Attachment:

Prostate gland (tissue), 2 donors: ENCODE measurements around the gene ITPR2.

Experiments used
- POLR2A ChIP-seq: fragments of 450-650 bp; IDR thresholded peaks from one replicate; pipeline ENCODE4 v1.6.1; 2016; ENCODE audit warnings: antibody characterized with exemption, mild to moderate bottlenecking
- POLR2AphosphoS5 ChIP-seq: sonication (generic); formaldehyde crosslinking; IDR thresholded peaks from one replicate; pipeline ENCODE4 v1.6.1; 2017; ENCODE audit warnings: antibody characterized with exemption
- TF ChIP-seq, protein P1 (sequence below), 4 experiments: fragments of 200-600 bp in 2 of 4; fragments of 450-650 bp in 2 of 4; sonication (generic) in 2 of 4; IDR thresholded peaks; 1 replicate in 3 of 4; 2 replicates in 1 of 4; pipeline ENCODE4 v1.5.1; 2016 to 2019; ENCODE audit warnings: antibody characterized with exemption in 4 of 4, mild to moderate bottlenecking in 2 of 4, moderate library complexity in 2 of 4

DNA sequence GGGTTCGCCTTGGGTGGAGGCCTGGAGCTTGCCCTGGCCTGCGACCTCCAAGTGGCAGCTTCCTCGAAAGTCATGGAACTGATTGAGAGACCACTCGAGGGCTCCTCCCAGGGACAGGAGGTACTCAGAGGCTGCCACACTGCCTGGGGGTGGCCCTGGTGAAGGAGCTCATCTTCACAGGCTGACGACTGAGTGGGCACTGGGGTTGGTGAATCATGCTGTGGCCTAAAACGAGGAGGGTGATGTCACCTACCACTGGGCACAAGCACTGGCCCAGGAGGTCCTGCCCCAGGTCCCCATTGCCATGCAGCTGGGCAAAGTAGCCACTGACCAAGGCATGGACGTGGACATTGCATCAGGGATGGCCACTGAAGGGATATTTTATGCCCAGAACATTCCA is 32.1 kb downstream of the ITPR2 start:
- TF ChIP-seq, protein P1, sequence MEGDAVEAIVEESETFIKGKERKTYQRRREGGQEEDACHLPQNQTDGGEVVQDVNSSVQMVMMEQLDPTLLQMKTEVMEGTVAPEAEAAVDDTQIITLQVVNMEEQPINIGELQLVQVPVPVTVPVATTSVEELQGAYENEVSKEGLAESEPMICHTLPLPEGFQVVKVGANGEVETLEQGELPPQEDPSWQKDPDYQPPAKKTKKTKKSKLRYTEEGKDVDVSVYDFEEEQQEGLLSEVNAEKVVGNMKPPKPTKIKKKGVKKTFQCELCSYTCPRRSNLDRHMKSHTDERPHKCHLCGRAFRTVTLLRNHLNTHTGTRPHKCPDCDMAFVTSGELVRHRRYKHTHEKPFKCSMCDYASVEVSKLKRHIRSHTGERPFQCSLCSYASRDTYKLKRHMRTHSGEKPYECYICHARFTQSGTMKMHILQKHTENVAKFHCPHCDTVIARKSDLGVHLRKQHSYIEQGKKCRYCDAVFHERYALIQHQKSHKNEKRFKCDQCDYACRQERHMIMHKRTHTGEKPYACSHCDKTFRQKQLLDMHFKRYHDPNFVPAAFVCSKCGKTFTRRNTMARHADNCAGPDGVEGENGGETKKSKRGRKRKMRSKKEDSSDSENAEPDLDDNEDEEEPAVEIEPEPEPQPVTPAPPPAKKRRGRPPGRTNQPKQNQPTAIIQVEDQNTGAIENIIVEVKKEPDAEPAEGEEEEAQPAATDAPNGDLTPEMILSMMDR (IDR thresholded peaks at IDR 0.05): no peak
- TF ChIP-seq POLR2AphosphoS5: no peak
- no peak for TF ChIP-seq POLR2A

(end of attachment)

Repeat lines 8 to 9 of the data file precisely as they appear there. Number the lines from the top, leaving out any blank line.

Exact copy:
- TF ChIP-seq POLR2AphosphoS5: no peak
- no peak for TF ChIP-seq POLR2A